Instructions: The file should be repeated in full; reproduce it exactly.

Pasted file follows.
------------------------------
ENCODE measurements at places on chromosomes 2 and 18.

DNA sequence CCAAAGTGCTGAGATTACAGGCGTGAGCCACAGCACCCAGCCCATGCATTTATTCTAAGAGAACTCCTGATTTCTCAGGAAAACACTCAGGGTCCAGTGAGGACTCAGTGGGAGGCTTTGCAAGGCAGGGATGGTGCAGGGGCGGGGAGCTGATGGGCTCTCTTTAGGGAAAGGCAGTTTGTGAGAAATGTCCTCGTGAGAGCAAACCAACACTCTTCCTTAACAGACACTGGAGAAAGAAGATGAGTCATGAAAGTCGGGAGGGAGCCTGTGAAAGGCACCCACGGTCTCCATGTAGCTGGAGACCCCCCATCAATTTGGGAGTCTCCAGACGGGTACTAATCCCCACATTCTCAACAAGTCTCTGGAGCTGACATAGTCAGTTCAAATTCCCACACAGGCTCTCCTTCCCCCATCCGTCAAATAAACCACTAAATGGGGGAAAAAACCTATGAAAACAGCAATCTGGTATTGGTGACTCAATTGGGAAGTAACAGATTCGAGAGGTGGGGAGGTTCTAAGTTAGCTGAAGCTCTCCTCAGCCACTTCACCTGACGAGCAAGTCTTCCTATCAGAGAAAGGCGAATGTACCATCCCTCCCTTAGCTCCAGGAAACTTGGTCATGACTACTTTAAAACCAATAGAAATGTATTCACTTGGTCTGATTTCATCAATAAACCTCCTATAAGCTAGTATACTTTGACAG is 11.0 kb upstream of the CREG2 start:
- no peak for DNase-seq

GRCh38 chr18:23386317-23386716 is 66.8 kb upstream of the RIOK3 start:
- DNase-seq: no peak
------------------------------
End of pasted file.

ENCODE measurements at places on chromosomes 2 and 18.

DNA sequence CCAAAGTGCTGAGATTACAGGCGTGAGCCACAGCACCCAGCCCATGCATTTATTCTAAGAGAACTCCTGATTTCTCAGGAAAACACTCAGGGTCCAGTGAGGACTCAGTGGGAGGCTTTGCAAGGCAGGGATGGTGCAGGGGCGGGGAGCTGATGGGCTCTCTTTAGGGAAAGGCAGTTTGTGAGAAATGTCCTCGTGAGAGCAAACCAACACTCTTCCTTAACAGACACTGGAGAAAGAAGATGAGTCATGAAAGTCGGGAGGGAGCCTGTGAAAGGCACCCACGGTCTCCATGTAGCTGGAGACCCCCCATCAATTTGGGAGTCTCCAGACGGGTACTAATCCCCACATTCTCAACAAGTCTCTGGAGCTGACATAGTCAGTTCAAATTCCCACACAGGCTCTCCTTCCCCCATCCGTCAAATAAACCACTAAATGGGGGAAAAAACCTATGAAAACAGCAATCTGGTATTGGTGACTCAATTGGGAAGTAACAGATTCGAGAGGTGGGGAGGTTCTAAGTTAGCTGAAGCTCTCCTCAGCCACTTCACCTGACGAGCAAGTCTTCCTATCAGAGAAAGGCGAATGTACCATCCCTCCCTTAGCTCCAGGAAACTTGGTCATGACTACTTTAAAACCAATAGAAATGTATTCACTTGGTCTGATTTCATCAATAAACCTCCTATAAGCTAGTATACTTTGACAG is 11.0 kb upstream of the CREG2 start:
- no peak for DNase-seq

GRCh38 chr18:23386317-23386716 is 66.8 kb upstream of the RIOK3 start:
- DNase-seq: no peak